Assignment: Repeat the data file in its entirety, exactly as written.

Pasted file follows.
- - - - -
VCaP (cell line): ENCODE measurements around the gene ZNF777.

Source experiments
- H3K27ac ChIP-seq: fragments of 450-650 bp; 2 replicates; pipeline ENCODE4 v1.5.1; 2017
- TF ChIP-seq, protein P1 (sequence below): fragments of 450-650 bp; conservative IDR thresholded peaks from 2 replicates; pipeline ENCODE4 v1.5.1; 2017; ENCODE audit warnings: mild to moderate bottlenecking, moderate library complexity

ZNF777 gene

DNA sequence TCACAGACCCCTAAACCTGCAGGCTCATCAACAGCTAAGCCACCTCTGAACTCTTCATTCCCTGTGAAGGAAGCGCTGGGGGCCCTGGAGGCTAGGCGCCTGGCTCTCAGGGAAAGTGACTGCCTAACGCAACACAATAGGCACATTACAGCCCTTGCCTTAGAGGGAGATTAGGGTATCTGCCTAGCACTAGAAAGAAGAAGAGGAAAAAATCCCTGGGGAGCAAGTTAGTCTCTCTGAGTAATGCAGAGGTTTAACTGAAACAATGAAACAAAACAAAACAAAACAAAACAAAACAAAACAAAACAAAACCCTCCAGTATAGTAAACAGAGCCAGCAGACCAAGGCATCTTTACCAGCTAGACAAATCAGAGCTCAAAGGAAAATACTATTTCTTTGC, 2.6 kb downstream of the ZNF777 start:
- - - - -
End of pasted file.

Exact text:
VCaP (cell line): ENCODE measurements around the gene ZNF777.

Source experiments
- H3K27ac ChIP-seq: fragments of 450-650 bp; 2 replicates; pipeline ENCODE4 v1.5.1; 2017
- TF ChIP-seq, protein P1 (sequence below): fragments of 450-650 bp; conservative IDR thresholded peaks from 2 replicates; pipeline ENCODE4 v1.5.1; 2017; ENCODE audit warnings: mild to moderate bottlenecking, moderate library complexity

ZNF777 gene

DNA sequence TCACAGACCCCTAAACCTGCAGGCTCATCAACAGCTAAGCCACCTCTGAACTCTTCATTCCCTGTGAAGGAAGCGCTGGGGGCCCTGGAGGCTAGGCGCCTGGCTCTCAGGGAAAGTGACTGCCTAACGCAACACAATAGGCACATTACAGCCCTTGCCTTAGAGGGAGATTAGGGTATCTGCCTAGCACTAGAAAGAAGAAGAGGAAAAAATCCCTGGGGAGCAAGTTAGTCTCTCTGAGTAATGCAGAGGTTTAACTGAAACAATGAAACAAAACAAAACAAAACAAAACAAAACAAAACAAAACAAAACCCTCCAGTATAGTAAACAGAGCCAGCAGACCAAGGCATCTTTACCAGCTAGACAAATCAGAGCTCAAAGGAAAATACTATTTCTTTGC, 2.6 kb downstream of the ZNF777 start: